31. The Naxos debacle (Hdt. V, 2 8; 3 0-4) 211 3 2. The decision to revolt (Hdt. V, 3 5-8) 213 3 3. The Ionian rebels appeal for help in Sparta (Hdt. V, 49-51) 215 34. Aristagoras is promised help by Athens and Eretria (Hdt. V, 55;
96-7;99) 216 35. The burning of Sardis (Hdt. V, 100-2) 217 36. Extension of the revolt (498/7) (Hdt. V, 103-5) 218
(b) The Persian response (498/7-494/3) 219 3 7. Persian action in Cyprus (Hdt. V, 10 8-16) 219 38. Persian action in Ionia (Hdt. V, 117-23) 220 39. The flight of Aristagoras (Hdt. V, 124) 222
(c) The Persian victory 223 40. Histiaeus' arrival in Sardis (496?) (Hdt. VI, 1-6) 223 41. High-level reconnaissance preceding the final Persian offensive?
(PF-NN1809) 224 42. The Persian fleet delayed at Lindos? (FGrH 532,1) 224 43. The Battle of Lade (494) (Hdt. VI, 6-11) 225 44. The fall of Miletus (494) (Hdt. VI, 18-22) 226
(d) The aftermath of the revolt 227 45. Reinstatement of the ruler of Samos (Hdt. VI, 2 5) 227 46. Capture and execution of Histiaeus (Hdt. VI, 26; 28-30) 227 47. Reconquest and reprisals (493) (Hdt. VI, 31-3) 228 48. Miltiades, tyrant in the Chersonese, is forced to flee (493) (Hdt. VI,
41.1-2) 229 49. The Persians reorganise affairs in Ionia (493-2) (Hdt. VI, 42-3) 230
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6.E. The extension of Persian power in the Aegean 231 50. Persian control extended westwards (491) (Hdt. VI, 48-9) 231 51. Preparations for a campaign in the Aegean (Hdt. VI, 94-5) 231 5 2. The capture of Naxos (Hdt. VI, 9 6) 232 53. Persia establishes control over the islands (Hdt. VI, 98-101) 232 54. Persian patronage of Greek shrines 233
(i) The Persian commander makes offerings on Delos (Hdt. VI, 97) 233 (ii) The Persians restore a looted statue of Apollo (Hdt. VI, 118) 233
55. The Persians receive expert advice for their campaign against Athens (Hdt. VI, 102; 107) 234
56. Datis' army defeated at Marathon (490) (Hdt. VI, 112-13; 115-16) 234 57. The Eretrian captives resetded (Hdt. VI, 119) 235 5 8. A summary of the Aegean campaign (FGrH 688F13(22)) 236
6.F. The end of Darius'reign 236 59. Darius' last years (Hdt. VII, 1; 4) 236 60. Darius' mortal illness (FGrH 688 F13(23)) 237
7 The reign of Xerxes 238
Introduction ' 238 7.A. The succession to Darius 244
1. Darius' choice of successor (XPf) 244 2. Darius' sons compete for the succession (Hdt. VII, 2-3) 245 3. Darius' sons dispute the succession after his death (Justin II, 10.1-10) 246 4. Xerxes' court and family (FGrH 688 F13(24)) 246 5. Xerxes' suitability to rule (Hdt. VII, 187) 247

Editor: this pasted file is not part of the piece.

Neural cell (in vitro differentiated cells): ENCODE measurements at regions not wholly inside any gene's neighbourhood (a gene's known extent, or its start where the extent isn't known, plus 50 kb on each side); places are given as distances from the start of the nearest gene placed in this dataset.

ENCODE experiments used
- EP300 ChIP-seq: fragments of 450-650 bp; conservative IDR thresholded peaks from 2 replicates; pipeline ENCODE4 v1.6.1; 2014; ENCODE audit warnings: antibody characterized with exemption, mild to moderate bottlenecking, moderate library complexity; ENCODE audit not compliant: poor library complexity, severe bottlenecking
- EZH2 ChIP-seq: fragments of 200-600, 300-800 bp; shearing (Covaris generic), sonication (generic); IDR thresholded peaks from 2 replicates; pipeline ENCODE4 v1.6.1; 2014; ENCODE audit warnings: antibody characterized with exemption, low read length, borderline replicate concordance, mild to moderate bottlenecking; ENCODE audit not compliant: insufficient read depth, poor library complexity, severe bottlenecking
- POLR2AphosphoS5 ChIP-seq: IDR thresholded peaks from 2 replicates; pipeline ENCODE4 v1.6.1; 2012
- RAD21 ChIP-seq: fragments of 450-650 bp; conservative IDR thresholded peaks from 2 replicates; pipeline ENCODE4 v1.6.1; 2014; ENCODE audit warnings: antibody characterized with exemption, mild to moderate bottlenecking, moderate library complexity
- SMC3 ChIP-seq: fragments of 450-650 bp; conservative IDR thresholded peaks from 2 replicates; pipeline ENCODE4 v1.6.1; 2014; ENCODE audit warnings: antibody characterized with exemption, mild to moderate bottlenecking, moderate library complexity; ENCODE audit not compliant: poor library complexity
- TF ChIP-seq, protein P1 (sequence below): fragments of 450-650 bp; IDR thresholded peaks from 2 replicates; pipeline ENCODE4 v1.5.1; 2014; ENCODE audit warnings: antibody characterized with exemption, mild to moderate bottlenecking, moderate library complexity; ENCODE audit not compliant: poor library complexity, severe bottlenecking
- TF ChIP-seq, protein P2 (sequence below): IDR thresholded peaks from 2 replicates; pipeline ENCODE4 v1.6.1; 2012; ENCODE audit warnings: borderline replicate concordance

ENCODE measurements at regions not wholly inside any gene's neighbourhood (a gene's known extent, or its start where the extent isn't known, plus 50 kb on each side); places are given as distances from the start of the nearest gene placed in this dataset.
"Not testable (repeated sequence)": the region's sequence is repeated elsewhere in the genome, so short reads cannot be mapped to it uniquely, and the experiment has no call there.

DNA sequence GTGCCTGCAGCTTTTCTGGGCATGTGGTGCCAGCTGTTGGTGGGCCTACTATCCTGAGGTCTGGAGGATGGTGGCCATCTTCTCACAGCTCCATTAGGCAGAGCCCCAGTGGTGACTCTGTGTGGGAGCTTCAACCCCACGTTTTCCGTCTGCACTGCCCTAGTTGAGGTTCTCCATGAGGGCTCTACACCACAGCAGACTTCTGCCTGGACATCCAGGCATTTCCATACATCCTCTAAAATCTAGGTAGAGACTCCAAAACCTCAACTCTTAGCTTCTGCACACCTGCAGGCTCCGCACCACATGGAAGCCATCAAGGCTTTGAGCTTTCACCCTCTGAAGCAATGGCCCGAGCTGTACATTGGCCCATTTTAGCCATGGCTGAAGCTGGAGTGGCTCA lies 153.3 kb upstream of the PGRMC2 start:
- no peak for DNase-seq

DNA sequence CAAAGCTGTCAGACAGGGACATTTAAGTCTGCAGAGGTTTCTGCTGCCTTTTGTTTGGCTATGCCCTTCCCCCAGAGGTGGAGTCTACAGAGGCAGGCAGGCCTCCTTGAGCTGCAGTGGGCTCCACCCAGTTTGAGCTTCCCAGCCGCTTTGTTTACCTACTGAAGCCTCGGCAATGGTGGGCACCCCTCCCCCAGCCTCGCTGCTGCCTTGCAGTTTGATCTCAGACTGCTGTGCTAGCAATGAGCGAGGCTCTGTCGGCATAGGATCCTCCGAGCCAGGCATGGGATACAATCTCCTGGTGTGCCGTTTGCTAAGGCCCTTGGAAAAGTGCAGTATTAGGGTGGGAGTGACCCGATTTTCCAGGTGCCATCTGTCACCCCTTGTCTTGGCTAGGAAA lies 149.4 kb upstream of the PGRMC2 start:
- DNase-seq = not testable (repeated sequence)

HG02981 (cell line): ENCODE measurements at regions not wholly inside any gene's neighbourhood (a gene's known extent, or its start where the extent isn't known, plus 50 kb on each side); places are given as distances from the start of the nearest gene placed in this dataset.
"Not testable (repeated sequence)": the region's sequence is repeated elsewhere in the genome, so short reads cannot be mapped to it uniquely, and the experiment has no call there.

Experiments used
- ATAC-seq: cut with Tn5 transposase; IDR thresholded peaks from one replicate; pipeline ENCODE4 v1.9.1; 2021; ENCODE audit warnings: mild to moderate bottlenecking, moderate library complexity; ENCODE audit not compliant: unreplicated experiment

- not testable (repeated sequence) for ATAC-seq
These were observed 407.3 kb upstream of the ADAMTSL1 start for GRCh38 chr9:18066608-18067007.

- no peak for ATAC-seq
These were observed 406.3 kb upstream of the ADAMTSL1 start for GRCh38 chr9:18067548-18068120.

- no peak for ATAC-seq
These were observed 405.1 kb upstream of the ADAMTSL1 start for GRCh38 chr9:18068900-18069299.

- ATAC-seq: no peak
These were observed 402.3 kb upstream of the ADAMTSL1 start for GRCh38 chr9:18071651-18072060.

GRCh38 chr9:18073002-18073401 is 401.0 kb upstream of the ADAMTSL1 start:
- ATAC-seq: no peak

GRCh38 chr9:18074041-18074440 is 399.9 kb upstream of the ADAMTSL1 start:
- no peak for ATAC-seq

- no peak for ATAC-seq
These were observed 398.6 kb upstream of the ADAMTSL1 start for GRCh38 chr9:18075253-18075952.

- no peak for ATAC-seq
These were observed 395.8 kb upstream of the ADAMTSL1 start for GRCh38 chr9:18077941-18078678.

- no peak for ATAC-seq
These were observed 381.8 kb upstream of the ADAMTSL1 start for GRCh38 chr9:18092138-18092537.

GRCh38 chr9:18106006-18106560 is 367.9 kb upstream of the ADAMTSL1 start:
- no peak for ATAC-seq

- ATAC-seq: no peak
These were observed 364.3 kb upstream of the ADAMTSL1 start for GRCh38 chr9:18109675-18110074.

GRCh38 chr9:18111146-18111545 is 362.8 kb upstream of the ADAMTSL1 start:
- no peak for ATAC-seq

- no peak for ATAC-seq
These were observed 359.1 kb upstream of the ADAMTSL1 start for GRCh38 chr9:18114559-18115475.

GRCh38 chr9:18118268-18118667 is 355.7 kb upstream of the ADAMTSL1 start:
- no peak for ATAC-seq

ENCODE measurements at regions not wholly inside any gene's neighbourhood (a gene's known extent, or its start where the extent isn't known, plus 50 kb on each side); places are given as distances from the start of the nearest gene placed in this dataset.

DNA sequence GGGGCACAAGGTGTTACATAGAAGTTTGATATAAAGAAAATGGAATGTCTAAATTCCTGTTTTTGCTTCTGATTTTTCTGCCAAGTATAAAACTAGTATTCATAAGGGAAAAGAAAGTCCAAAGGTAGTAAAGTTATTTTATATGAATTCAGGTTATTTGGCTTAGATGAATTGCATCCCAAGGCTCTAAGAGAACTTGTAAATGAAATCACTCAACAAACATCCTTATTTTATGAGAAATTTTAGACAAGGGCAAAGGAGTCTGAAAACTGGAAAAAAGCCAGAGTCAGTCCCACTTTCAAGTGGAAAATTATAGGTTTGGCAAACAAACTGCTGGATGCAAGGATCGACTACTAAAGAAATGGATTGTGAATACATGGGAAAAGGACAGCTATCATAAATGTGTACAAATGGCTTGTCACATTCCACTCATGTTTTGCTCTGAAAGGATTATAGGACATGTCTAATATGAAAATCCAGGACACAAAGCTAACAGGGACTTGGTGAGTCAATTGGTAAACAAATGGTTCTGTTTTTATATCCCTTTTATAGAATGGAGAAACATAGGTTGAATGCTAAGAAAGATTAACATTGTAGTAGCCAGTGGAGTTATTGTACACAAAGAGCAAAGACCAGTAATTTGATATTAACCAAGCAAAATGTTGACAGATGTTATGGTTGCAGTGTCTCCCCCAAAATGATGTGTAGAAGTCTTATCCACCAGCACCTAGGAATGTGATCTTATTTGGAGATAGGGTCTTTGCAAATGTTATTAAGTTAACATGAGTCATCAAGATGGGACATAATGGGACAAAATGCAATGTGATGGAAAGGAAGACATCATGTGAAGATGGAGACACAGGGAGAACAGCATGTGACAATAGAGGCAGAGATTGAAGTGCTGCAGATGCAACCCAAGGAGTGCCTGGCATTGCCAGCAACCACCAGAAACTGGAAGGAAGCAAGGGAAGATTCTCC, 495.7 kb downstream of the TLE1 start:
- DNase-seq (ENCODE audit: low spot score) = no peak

7.B. Revolts in Egypt and Babylonia 248 6. The Egyptian revolt suppressed (Hdt. VII, 5; 7) 248 7. Revolt in Babylonia (FGrH 688 Fl 3(26)) 248 8. A possible reprisal for Babylon's revolt? (Hdt. I, 183) 249
7.C. The Greek campaign 250 (a) The planning of the campaign 250
9. The decision to invade (Hdt. VII, 5-6) 250 10. Gathering the Persian forces (Hdt. VII, 8; 19; 21) 251 11. Securing the route for the army and the fleet (Hdt. VII, 22; 24) 251 12. Bridging the Hellespont (Hdt. VII, 33-5) 252 13. Xerxes requests the Greeks to surrender (Hdt. VII, 32) 253 14. The Greek response to Xerxes' request (Hdt. VII, 131-3) 253 15. All of Thessaly joins the Persians (Hdt. VII, 172; 174) 253 16. Many Greeks are tempted to surrender (Hdt. VII, 138) 254
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(b) The march to Greece 254 17. The contingents gather to set forth (Hdt. VII, 26) 254 18. Xerxes reaches Sardis (Hdt. VII, 31) 256 19. Xerxes honours the gods and heroes of Troy (Hdt. VII, 43) 256 20. The crossing of the Hellespont (Hdt. VII, 55) 256 21. The fleet arrives at Doriscus (Hdt. VII, 58-9) 257 2 2. The march through Thrace (Hdt. VII, 115) 257 23. Xerxes honours Acanthus for its support (Hdt. VII, 116-17) 258 24. The order of marching and the fleet sent ahead (Hdt. VII, 121-2;
124; 127) 258
(c) The Persians advance into central Greece 259 25. Persian and Greek forces move into position (Hdt. VII, 177; 179; 183) 259 26. Part of the Persian fleet destroyed in a storm (Hdt. VII, 188; 190-2) 259 2 7. Persian ships captured by Greeks (Hdt. VII, 19 2-5) '" 260 28. Xerxes moves through Thessaly and Achaea (Hdt. VII, 196-7) 261 29. Persian and Greek forces confront each other at Thermopylae
(Hdt. VII, 201; 207; 210-12) 261 30. The Persians circumvent the Pass of Thermopylae (Hdt. VII, 213;
215; 217-18) 262 31. The final Persian assault and victory (Hdt. VII, 223-5; 233) 263 32. The Greek and Persian fleet face and engage each other (Hdt.
VIII, 4; 6-7; 10). 264 33. The Persian fleet victorious against the Greeks (Hdt. VIII, 15-16;
18;21) 265
(d) Persian successes and setbacks 266 34. The Persians conquer north Euboea (Hdt. VIII, 23) 266 35. Xerxes displays the corpses of the defeated (Hdt. VIII, 24—5) 266 36. Greek deserters supply information to the Persian army (Hdt. VIII, 26) 267 37. The Persian advance through Doris and Phocis (Hdt. VIII, 31-2) 267 38. Boeotia joins the Persians (Hdt. VIII, 34) 268 39. The Greeks withdraw to the Peloponnese and Attica is evacuated
(Hdt. VIII, 40-1) 268 40. Athens falls to the Persians (Hdt. VIII, 51-3) 268 41. News of the Persian victory relayed to the royal centre (Hdt. VIII, 54) 269 42. Xerxes' fleet and more troops arrive in Attica (Hdt. VIII, 66-7) 270 43. A later account of the Battle of Salamis (D.S. XI, 17-19) 270
(e) Xerxes returns to Sardis 272 44. Xerxes' directions (Hdt. VIII, 107) 272 45. Mardonius prepares for another offensive in spring (Hdt. VIII, 113) 272 46. The march to the Hellespont (Hdt. VIII, 115) 273
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47. Xerxes sails to Ionia (Hdt. VIII, 118) 273 48. Abdera rewarded for its loyalty (Hdt. VIII, 120) 274 49. Persians encounter setbacks in Mygdonia and Thrace 274
(i) The sacred chariot lost (Hdt. VIII, 115) 274 (ii) Revolts in Chalcidice (Hdt. VIII, 126-7) 274
(f) The Greek campaign continued on two fronts 275 50. Greek attempts to compel islanders to join them (Hdt. VIII, 111-12) 275 51. Persian overtures to Athens (Hdt. VIII, 136; 140) 276 52. Stalemate in the Aegean (Hdt. VIII, 130-2) 277 53. The Athenians divided among themselves (Hdt. IX, 4—5) 278 54. Argos in league with the Persians (Hdt. IX, 12) 278 55. Mardonius withdraws to more advantageous terrain (Hdt. IX, 13) 279 56. Building the Persian camp at Plataea (Hdt. IX, 15) 279 57. The Persian cavalry charge (Hdt. IX, 20; 22-5) 279 58. The Persian commanders disagree on strategy (Hdt. IX, 41) 281 59. Mardonius' death (Hdt. IX,…